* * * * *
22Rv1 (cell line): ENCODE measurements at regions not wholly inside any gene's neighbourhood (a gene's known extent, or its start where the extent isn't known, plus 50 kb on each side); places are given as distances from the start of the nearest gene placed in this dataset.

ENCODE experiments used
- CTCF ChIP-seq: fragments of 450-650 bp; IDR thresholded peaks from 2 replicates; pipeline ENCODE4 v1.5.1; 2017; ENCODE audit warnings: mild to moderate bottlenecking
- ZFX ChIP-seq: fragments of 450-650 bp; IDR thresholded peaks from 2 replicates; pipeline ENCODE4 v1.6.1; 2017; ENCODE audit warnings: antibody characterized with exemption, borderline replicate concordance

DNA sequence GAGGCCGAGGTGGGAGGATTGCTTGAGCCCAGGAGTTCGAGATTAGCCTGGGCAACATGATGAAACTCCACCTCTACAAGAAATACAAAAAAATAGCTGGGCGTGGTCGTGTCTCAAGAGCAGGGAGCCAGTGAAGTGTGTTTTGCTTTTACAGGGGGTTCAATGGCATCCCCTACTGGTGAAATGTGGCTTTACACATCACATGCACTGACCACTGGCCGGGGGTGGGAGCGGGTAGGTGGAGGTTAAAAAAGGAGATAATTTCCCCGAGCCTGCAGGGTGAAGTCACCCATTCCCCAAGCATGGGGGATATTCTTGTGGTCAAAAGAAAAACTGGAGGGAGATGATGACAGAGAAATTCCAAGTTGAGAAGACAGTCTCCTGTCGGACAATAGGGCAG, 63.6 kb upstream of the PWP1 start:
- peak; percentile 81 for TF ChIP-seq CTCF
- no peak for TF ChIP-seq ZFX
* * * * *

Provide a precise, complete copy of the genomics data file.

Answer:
22Rv1 (cell line): ENCODE measurements at regions not wholly inside any gene's neighbourhood (a gene's known extent, or its start where the extent isn't known, plus 50 kb on each side); places are given as distances from the start of the nearest gene placed in this dataset.

ENCODE experiments used
- CTCF ChIP-seq: fragments of 450-650 bp; IDR thresholded peaks from 2 replicates; pipeline ENCODE4 v1.5.1; 2017; ENCODE audit warnings: mild to moderate bottlenecking
- ZFX ChIP-seq: fragments of 450-650 bp; IDR thresholded peaks from 2 replicates; pipeline ENCODE4 v1.6.1; 2017; ENCODE audit warnings: antibody characterized with exemption, borderline replicate concordance

DNA sequence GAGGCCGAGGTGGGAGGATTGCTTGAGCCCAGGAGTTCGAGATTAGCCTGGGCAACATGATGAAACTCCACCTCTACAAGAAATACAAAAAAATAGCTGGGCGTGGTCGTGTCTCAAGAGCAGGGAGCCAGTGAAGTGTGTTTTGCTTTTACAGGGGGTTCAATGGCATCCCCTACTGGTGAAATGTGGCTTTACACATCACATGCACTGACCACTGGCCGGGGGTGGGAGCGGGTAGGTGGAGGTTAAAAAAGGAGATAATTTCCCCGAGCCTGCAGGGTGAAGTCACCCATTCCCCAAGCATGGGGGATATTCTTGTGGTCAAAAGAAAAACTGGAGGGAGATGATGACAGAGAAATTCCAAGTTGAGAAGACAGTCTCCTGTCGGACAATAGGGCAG, 63.6 kb upstream of the PWP1 start:
- peak; percentile 81 for TF ChIP-seq CTCF
- no peak for TF ChIP-seq ZFX